COVID-19, Varieties of ignorance

Unmasking Ignorance Reveals the Exercise of Political Power

By Jacqueline Best and Michael Orsini

It’s not the kind of statement that comforts the faithful.

Dr. Theresa Tam, Canada’s Chief Public Health Officer, told a press conference last month that we are “steering in uncertain waters. No one knows exactly what is going to work, so there’s a grey zone and people are doing slightly different things.”

Although in more recent weeks, Tam has been a lot more definitive about the need for a strong and systematic response across the country, she and other public health officials and politicians are grappling with the challenge of acting decisively in spite of imperfect information as the scientific understanding of COVID-19 continues to evolve.

Tam’s nod to uncertainty might not be welcome by most Canadians grappling with the unfolding pandemic and the reality of lockdowns and red zones. Yet it speaks to a core challenge of our fractured politics: evidence-based policymaking must confront the varieties of our ignorance.

One of the bravest and most necessary things that policymakers such as Tam can do is acknowledge what they do not know. Too often, however, we have seen politicians mobilize ignorance for their troubling ends. 

As a public, we demand that our political leaders and policymakers take definitive action based on expert advice. But what if knowledge does not hold the “master key”? What if an emerging feature of policymaking consists of expending considerable effort to mobilize ignorance and strategically position the art of unknowing? When all of our attention is focused on amassing knowledge or expanding the scope of the available evidence, we tend to lose sight of the need – the imperative in some cases – not to know.

In some cases, ignorance consists of actively denying or contesting knowledge and evidence in the public sphere. As sociologist Linsey McGoey argues in her book, The Unknowers, “knowing the least amount possible is often the most indispensable tool for managing risks and exonerating oneself from blame…”  Think of the calculated efforts by leaders such as Jair Bolsonaro in Brazil and Donald Trump in the US to contest the science on social distancing and mask-wearing to combat the COVID-19 pandemic, not to mention their deliberate refusal to recognize the dangers associated with hydroxychloroquine.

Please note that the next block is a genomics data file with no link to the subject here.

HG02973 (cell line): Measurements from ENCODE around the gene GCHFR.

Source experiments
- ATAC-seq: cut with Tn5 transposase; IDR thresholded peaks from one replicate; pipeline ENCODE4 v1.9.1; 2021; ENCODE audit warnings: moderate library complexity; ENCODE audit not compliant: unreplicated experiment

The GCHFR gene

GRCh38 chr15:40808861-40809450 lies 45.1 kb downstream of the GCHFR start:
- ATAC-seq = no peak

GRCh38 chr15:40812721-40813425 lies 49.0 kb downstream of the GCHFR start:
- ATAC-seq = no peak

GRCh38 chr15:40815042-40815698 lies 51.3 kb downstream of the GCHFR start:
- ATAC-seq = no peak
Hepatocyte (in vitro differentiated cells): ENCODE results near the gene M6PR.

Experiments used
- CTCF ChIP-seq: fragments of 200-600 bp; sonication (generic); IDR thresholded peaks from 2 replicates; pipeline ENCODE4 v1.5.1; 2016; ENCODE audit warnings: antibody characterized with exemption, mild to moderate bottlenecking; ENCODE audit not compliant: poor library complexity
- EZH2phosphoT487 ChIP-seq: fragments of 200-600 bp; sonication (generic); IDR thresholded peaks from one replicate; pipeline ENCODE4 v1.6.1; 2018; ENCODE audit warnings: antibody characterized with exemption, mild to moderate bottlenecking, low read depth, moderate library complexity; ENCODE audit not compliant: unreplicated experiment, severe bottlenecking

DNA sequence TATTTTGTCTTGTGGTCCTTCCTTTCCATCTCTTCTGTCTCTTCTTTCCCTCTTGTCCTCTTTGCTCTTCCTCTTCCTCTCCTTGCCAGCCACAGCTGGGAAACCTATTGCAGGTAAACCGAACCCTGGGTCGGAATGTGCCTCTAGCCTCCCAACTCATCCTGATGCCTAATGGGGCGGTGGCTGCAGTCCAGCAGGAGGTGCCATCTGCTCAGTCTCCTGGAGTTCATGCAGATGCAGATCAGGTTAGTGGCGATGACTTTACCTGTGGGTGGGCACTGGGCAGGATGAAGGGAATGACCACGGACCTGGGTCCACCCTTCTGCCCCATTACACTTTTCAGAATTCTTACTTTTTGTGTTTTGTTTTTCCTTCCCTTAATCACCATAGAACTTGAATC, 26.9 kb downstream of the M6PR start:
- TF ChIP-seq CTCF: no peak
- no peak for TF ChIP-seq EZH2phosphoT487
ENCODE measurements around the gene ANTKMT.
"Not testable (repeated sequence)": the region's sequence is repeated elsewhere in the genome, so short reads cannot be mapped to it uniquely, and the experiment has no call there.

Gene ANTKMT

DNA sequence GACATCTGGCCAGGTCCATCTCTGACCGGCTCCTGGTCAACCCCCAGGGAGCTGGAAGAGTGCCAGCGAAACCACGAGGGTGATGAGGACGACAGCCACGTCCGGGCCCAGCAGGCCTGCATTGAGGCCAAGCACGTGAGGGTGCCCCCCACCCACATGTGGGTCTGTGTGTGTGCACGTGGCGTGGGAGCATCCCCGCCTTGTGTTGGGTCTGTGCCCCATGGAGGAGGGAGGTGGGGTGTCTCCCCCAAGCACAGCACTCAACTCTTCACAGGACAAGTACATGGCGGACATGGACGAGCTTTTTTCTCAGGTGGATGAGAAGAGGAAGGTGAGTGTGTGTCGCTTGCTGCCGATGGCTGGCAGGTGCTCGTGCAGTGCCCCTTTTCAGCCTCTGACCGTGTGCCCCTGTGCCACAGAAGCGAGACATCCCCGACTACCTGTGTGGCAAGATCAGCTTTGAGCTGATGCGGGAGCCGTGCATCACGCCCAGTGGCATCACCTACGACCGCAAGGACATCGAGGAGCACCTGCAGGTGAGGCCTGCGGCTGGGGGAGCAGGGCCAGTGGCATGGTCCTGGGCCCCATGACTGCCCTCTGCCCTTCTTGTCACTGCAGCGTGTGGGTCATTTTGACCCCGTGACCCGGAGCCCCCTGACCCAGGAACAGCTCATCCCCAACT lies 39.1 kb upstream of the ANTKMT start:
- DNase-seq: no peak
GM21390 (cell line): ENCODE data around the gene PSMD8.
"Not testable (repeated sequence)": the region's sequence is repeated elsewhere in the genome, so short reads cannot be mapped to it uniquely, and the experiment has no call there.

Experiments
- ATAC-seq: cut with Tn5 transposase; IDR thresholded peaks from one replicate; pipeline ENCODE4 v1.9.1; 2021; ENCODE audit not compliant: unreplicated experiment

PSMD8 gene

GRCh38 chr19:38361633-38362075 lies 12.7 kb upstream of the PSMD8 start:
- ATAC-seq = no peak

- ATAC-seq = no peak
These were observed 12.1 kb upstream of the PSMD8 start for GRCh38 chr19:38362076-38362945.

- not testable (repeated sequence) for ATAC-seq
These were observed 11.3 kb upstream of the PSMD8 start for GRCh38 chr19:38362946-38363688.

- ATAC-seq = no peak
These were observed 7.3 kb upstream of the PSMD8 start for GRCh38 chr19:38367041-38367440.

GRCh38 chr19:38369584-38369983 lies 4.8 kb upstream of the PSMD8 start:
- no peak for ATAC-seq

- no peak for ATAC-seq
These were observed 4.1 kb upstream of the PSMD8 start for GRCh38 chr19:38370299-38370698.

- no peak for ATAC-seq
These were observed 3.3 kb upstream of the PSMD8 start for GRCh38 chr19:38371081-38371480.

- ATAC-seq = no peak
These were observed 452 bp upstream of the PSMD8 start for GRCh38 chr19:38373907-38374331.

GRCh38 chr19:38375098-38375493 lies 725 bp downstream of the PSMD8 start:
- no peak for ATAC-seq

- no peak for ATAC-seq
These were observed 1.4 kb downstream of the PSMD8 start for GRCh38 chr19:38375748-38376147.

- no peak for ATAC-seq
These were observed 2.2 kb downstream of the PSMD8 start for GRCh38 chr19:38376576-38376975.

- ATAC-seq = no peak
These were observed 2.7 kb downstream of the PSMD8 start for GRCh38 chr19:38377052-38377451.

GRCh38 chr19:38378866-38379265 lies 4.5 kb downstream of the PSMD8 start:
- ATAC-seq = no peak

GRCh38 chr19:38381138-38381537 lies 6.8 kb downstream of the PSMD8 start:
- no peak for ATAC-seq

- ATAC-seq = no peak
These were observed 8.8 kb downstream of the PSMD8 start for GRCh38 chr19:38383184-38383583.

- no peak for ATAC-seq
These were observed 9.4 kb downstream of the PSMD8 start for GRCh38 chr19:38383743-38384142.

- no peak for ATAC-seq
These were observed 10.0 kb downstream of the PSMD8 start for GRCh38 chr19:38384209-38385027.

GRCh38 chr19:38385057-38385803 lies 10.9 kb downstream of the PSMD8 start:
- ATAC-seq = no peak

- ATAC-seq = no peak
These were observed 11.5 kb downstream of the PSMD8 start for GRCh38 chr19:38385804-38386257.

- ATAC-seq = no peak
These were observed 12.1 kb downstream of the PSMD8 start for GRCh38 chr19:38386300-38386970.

Recent examples suggest that various forms of ignorance are far more central and useful to policymaking than we tend to assume. Climate change denial is a potent example of the political appeal and enormous danger of contesting widely accepted knowledge. Even then-U.S. Supreme Court nominee Amy Coney Barrett sidestepped the issue when asked by Senator Kamala Harris if climate change is occurring. “I will not answer that because it is contentious,” Barrett responded. Is that type of response a dog whistle for climate change deniers, such as President Trump, who blamed the California wildfires on forest mismanagement?

Ignorance comes in many varieties. It can take the less deliberate form of wishful thinking, as policymakers underestimate the very real possibility that their policies will have serious, unintended consequences. The last few months have revealed just how pervasive and powerful a hold this kind of wishful thinking can have on policymakers. For instance, Ontario Premier Doug Ford ignored Toronto’s Medical Officer of Health, who had urged his government to impose new restrictions in Toronto, only to backtrack a week later. And it was recently revealed that the Ford government rejected advice from their in-house experts when creating a new colour-coded plan for COVID restrictions.

These forms of willful and wishful ignorance can prevent political leaders from acting on some of the key problems facing our societies. Why, for instance, is Canada still lagging in terms of race-based data on the health inequities revealed by the COVID-19 pandemic? Although data alone cannot transform racist institutions or magically improve health outcomes for Canada’s most marginalized communities, the power to ignore data that connect the dots between racism and health outcomes can be a convenient cover for policy inaction. This “will to ignore” should be challenged vigorously by Canadians interested in equity and justice; equally important, however, knowledge about marginalized communities must be protected from forms of “algorithmic racism”.